What was the Nobel Prize in Literature? Everyone seems to think it’s over. December 10 is the anniversary of Alfred Nobel’s death and the date on which the prizes in his name are traditionally awarded. This year, for the first time ever, the Prize in Literature has been entirely omitted from the ceremony: no medal, no presentation speech, not even the announcement of an absent or unwilling laureate. The Swedish Academy has retreated deep into rehab to deal with its multiple and scandalous dysfunctions, and the very future of the prize it has overseen for 117 years has been called into doubt.
Since May, when an exasperated Nobel Foundation forced this hiatus on the Academy by freezing its prize money, observers have increasingly seen the crisis in Stockholm as terminal. Most people expect the prize to be reestablished on some footing or other next year. Either the Academy, fitted out with some new members and supplementary bylaws, will resume its usual responsibilities, or a different institution will be put in charge, a new literary academy uncompromised by crimes and cover-ups and free from the rot of old-boy privilege. But either way, it is thought, the symbolic value of the prize has been fatally diminished. The special luster that made the Nobel matter more than any other cultural award has faded beyond hope of recovery.
I have my doubts about this dire prognosis. Though the most appalling particulars of the present case were brought to light by the #MeToo movement and feel sharply contemporary, its general form is familiar from a long history of corruption scandals and crises of legitimacy involving cultural awards. Not only do awards tend to survive these upheavals, they often emerge stronger than before, with enhanced capacity to shape reputations and influence the larger systems of cultural esteem.
Indeed, my research finds that a prize’s long-term success actually depends on these kinds of low and embarrassing episodes, which attract public investment into the very market for symbolic capital that makes prizes necessary and keeps them afloat. The Nobel Prize in Literature thrived in the 20th century not despite eruptions of outrage over the judgments of the Swedish Academy but because of them. Its current miserable condition may be just what the doctor ordered to secure its vitality for the century to come.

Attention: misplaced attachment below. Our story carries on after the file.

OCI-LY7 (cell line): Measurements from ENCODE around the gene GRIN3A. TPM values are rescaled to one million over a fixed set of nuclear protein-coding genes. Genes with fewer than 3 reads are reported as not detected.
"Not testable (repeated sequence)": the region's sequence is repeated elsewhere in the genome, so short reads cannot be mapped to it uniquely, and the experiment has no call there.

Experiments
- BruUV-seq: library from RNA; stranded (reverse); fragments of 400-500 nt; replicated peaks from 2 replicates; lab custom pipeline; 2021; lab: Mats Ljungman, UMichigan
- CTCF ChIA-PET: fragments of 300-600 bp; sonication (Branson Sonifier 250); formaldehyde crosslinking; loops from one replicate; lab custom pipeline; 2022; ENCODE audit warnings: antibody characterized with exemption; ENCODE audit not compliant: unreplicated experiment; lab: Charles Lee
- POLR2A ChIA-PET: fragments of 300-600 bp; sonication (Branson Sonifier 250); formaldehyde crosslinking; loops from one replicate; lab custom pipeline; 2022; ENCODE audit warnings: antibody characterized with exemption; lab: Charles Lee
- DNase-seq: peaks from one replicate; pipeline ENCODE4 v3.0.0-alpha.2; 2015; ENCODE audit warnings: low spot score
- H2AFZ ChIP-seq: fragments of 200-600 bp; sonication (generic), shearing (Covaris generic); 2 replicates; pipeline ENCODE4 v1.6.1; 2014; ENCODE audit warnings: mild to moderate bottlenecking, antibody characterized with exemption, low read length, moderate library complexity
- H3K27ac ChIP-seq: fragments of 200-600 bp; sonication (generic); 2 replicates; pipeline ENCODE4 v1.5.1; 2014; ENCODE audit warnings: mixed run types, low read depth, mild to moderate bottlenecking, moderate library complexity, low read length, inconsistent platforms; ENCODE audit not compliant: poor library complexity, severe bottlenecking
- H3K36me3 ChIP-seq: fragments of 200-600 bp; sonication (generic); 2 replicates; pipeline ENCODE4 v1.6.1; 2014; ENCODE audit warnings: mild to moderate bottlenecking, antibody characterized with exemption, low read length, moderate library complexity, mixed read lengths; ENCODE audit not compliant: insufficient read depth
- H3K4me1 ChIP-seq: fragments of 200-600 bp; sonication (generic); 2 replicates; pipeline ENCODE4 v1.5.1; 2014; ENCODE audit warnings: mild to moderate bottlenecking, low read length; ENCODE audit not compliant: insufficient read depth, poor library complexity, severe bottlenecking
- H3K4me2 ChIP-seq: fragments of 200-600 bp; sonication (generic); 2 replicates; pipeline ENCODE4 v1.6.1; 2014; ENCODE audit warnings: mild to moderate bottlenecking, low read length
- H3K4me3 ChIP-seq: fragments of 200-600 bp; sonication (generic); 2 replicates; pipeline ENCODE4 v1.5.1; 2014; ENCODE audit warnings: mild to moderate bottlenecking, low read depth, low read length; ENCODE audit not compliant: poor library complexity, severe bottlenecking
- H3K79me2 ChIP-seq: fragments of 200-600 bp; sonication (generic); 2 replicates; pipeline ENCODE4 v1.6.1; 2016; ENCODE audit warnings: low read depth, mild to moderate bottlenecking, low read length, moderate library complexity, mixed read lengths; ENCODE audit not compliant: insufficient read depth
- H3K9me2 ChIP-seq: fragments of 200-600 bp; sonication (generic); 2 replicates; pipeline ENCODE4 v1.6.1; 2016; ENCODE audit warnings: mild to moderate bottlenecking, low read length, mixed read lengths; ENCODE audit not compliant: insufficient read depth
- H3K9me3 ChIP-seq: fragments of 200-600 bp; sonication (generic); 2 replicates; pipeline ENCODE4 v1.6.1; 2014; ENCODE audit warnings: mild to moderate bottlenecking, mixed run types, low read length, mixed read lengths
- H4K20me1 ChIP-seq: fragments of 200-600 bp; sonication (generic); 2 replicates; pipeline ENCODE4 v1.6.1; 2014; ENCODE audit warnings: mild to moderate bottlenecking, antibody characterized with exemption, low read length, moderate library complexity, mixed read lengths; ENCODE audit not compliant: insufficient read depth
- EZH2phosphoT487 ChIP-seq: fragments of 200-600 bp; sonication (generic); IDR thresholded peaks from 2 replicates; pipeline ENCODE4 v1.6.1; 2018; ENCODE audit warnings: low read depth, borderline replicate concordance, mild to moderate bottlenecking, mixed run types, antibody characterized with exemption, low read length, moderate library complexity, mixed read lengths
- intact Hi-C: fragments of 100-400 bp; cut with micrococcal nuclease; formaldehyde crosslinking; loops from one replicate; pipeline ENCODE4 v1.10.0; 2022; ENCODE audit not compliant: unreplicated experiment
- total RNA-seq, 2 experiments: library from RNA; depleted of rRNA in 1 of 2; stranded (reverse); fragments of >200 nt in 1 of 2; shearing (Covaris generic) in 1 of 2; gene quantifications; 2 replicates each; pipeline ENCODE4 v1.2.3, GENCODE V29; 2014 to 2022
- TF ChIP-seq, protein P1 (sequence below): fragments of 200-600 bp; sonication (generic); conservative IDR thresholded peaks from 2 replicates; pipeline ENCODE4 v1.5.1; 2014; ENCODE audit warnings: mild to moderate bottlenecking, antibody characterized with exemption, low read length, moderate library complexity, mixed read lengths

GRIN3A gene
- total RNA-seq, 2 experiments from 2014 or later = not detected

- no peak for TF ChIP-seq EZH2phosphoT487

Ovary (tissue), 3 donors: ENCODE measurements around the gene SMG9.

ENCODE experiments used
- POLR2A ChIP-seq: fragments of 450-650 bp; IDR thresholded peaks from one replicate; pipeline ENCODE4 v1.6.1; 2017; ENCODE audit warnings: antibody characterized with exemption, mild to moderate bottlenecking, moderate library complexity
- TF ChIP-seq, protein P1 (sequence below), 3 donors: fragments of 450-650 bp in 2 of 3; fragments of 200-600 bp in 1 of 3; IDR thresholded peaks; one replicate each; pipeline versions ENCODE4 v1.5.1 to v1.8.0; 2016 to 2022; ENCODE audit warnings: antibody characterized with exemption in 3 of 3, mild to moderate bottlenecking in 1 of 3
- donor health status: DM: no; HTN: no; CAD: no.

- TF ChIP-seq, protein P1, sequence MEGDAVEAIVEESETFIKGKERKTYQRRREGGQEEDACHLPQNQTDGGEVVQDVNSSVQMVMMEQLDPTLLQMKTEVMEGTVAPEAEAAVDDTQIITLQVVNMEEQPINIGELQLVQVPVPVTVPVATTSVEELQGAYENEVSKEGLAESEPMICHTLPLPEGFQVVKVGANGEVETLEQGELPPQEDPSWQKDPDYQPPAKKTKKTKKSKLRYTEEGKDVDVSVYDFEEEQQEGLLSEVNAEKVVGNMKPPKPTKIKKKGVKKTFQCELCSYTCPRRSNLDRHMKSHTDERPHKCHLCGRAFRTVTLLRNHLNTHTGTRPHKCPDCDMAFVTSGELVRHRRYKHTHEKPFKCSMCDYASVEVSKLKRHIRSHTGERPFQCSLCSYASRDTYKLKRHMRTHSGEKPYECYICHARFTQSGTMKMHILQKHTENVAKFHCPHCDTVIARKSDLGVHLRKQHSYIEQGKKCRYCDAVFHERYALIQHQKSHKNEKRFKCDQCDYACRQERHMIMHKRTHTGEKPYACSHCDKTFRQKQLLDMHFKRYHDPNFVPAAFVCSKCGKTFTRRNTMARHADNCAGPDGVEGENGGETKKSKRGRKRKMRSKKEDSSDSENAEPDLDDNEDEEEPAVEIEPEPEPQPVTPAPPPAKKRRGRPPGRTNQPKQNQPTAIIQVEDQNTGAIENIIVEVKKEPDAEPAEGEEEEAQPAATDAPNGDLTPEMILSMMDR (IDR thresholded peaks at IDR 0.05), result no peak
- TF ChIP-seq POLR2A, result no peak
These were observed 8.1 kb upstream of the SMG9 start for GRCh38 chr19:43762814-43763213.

When the story first broke last year—thanks to fine investigative reporting by Matilda Gustavsson at the Swedish newspaper Dagens Nyheter—the villain of the piece was then 71-year-old Frenchman Jean-Claude Arnault. Arnault is not a writer or an intellectual, let alone an elected member of the Swedish Academy. He’s a sleazy entrepreneur and impresario of the Stockholm arts scene, co-owner of a downtown club called Forum, which served as a hangout for the cultural elite and a space where Arnault could use his power and connections to exploit vulnerable young women hoping to make careers in literature or the art world.
Inspired by #MeToo in the United States, 18 women came forward with detailed accounts of harassment by Arnault, asserting a pattern of violent groping and sexual abuse over several decades. Arnault denies any wrongdoing, but a number of specific accusations have since been corroborated and he is now a convicted rapist facing a two-year jail sentence.
What does this have to do with the Nobel Prize in Literature? The answer leads to a second villain, Arnault’s wife and presumed enabler, Katarina Frostenson. A distinguished poet who was elected to the Academy in 1992, Frostenson was silent partner in ownership of the Forum and helped to make the club an unofficial “living room” for Academy members as well as a beneficiary of the Academy’s financial largesse via substantial annual subsidies.
Through her, Arnault became so closely connected to the 18-member Swedish Academy that he was known to insiders as its “19th member,” enjoying many perks and privileges of a small fraternity that controls multiple apartments in Paris and Stockholm (luxury locations for some of Arnault’s alleged sexual assaults) and distributes millions of dollars each year in grants and fellowships. An independent investigation by a respected legal firm into the financial ties between Forum and the Academy yielded the further allegation that, clued in by Frostenson, Arnault had been leaking the names of Nobel winners to associates in Paris a day or two prior to the official announcement, which if true would explain the flurries of late wagering that transformed long-shot laureates like Le Clezio (15-to-1 in 2008) or Modiano (100-to-1 in 2014) into 11th-hour favorites.
The Nobel Prize in Literature thrived in the 20th century not despite eruptions of outrage over the judgments of the Swedish Academy but because of them.
But as the saga unfolded, a third figure of villainy emerged: Horace Engdahl, the former permanent secretary and a vocal apologist for Arnault and Frostenson. Here in the US, Engdahl is best remembered for his description of American literature as peripheral to the world republic of letters; our culture, he said in 2008, is “too isolated, too insular” to be a serious participant in “the big dialogue of literature.” The indignation that greeted these remarks in the US was probably excessive. Engdahl was right that we “do not translate enough” and that, compared to other countries, an inordinately large fraction of what we read consists of our own domestic literature. But the imperious, self-regarding tone in which he expressed the views is typical. Though he completed his term as permanent secretary in 2009, Engdahl has seemed to take the title quite literally, fashioning himself the Academy’s true leader and spokesperson ever since, and holding forth as such throughout the recent months of turmoil.